This study is significant because it showed for the first time Qigong can improve breathing function in people with COPD via instruction utilizing Qigong videos instead of an in-person program.
Participant adoption of the Meditative Movement (MM) practices showed a significant and moderately large correlation with overall health improvement for Flight Attendants with CPOD due to exposure to secondhand smoke.
There were significant improvements in the 6-min walk test, the Multidimensional Assessment of Interoceptive Awareness (MAIA) score, and the COPD Assessment Test. Eighty one percent of respondents enjoyed the program.
These results support the benefits of video-based qigong (MM) training for this population.
Digital Delivery of Meditative Movement Training Improved Health of Cigarette-Smoke-Exposed Subjects
CLINICAL TRIAL ARTICLE
Front. Public Health, 19 October 2018 | https://doi.org/10.3389/fpubh.2018.00282 Peter Payne, Steven Fiering, David Zava, Thomas J. Gould, Anthony Brown, Paul Hage, Carole Gaudet and Mardi Crane-Godreau
Many Flight Attendants (FA) who flew prior to the ban on smoking in commercial aircraft exhibit an unusual pattern of long-term pulmonary dysfunction. This randomized controlled study tested the hypothesis that digitally delivered meditative movement (MM) training improves chronic obstructive pulmonary disease (COPD)-related symptoms in flight attendants (FA) who were exposed to second-hand cigarette smoke (SHCS) while flying.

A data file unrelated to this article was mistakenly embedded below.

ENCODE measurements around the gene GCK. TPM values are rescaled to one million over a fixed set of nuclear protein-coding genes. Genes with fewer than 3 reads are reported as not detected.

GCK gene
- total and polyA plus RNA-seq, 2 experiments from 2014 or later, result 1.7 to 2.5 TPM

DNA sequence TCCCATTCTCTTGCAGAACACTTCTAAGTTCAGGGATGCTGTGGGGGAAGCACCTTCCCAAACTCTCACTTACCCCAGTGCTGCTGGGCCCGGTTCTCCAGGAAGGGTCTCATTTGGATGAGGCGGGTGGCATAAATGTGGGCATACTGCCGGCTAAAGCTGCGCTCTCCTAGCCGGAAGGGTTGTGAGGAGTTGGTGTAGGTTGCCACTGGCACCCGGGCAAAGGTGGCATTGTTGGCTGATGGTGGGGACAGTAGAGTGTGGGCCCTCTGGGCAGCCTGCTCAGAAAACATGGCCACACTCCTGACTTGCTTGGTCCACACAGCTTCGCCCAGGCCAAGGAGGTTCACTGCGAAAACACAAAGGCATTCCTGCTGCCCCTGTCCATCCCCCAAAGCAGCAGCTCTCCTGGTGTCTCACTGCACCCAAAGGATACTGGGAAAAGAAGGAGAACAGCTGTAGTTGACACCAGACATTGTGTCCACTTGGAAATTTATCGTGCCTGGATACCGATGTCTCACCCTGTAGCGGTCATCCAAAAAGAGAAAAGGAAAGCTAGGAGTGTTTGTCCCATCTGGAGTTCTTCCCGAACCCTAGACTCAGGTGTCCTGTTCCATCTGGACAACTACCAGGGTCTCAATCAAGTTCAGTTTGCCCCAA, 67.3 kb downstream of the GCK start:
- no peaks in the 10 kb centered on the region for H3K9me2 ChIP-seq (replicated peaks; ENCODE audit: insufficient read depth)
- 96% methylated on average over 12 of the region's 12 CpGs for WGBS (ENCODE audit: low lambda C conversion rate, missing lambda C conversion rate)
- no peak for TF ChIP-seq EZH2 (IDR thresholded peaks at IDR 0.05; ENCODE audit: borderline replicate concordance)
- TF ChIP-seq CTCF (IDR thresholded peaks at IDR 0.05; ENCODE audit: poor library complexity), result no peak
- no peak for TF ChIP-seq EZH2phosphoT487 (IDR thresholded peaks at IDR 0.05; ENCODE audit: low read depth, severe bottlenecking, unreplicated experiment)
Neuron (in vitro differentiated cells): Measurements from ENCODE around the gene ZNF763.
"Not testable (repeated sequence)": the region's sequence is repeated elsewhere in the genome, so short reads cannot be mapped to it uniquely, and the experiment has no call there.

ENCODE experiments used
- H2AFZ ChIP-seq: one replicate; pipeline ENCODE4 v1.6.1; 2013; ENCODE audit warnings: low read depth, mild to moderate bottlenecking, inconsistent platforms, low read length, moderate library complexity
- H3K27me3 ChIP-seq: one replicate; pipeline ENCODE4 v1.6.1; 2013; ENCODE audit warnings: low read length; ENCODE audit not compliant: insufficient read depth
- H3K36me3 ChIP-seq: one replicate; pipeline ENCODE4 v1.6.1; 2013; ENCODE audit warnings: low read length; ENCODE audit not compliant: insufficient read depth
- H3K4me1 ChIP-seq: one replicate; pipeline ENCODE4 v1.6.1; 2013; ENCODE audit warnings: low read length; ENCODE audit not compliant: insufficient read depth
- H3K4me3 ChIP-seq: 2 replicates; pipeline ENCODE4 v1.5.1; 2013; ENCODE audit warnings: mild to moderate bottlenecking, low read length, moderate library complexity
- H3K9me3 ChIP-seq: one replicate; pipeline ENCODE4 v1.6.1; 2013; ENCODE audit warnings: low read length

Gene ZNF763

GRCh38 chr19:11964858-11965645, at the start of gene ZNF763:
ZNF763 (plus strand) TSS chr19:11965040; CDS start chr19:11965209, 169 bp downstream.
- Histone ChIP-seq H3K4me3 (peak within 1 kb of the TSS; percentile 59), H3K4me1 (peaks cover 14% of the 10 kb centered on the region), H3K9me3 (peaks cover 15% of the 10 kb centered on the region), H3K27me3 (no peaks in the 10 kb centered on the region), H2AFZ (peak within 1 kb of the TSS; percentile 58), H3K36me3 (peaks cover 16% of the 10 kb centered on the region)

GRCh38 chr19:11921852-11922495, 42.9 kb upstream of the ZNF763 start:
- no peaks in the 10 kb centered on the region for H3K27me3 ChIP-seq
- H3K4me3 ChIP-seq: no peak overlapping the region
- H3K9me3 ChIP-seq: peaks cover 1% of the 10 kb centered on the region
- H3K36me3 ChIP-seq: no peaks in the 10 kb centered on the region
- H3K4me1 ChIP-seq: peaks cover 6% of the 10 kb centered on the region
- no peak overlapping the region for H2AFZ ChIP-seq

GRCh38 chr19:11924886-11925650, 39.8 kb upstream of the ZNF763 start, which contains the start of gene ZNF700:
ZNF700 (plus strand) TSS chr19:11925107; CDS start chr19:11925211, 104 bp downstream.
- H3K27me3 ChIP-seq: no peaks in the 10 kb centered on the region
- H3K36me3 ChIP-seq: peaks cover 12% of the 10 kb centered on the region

Phase I of this two-phase clinical trial was a single-arm non-randomized pilot study that developed and tested methods for MM intervention; we now report on Phase II, a randomized controlled trial comparing MM to a control group of similar FA receiving health education (HE) videos. Primary outcomes were the 6-min walk test and blood levels of high sensitivity C-reactive protein (hs-CRP). Pulmonary, cardiovascular, autonomic and affective measures were also taken.
There were significant improvements in the 6-min walk test, the Multidimensional Assessment of Interoceptive Awareness (MAIA) score, and the COPD Assessment Test. Non-significant trends were observed for increased dehydroepiandrosterone sulfate (DHEAS) levels, decreased anxiety scores and reduced blood hs-CRP levels, and increased peak expiratory flow (PEF).
In a Survey Monkey questionnaire, 81% of participants who completed pre and post-testing expressed mild to strong positive opinions of the study contents, delivery, or impact, while 16% expressed mild negative opinions.
Over the course of the year including the study, participant adoption of the MM practices showed a significant and moderately large correlation with overall health improvement; Pearson's R = 0.62, p < 0.005.
These results support the hypothesized benefits of video-based MM training for this population. No adverse effects were reported.
Clinical Trial Registration:www.ClinicalTrials.gov, identifier: NCT02612389
Full article at https://www.frontiersin.org/articles/10.3389/fpubh.2018.00282/full